Strategic Management: Formulation and Implementation

Transfer Of Technology

Success in the international business for the most industries depends on effective transfer of technology. There may be several different ways in which technology can be transferred from one country to another. These modes vary, along a spectrum, from arm's length sales of technology to independent purchasers through a range of cooperative alliances to equity investment. The degree to which to which the transfer is thorough depends upon factors such as:

The absorptive capacity of the recipient
If his technical skills are very good, he may be able to understand the technology through reverse engineering and avoid dealing with donor.
The recipient's bargaining skills
If the recipient is thoroughly conversant with the target and related technologies, the donor's position regarding sales of its technology, et cetera, his bargaining position can be considerably improved.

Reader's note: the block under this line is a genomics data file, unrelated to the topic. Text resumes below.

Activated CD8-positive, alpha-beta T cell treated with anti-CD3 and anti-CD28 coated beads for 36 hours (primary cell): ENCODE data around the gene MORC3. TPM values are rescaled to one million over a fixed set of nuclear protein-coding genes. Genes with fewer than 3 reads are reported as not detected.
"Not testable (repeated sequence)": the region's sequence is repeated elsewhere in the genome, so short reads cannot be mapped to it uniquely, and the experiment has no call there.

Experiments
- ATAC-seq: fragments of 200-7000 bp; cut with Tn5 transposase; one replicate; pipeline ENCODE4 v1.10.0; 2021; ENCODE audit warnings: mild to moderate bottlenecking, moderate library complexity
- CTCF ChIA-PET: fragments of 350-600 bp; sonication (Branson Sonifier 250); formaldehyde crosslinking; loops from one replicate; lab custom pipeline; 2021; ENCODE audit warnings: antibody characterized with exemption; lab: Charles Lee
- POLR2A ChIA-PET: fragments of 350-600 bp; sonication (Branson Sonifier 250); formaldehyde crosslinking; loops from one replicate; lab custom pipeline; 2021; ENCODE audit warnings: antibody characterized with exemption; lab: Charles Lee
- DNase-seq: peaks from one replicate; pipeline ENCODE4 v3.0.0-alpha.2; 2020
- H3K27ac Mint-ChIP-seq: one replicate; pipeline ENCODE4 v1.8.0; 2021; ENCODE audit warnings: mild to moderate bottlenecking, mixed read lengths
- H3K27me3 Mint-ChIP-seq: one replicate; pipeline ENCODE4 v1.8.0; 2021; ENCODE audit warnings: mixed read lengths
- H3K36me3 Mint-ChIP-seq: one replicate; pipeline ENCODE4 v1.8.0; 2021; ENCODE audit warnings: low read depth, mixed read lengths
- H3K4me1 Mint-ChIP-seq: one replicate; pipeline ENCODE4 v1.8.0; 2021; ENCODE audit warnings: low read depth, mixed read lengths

The recipient's purchasing clout
The recipient who has ample hard currency reserves available to him for the purchase of technology is in a far better position to obtain concessions on substantial transfers of knowhow than the recipient with a shaky credit standing who requires longterm financing in order to purchase the technology.
The recipient's market
If the technology recipient operates in a market where there is a strong demand for his products, this fact can be used to extract concessions from the donor.
The position of donor's competitors
The donor who has competitors who are able to supply technology that is similar to its own is more likely to make substantive technologytransfer concessions than the one who has complete monopolistic control over its technology.

Copeland and Griggs (1985) identified the following obstacles to transferring technology from the United States, particularly to the developing countries: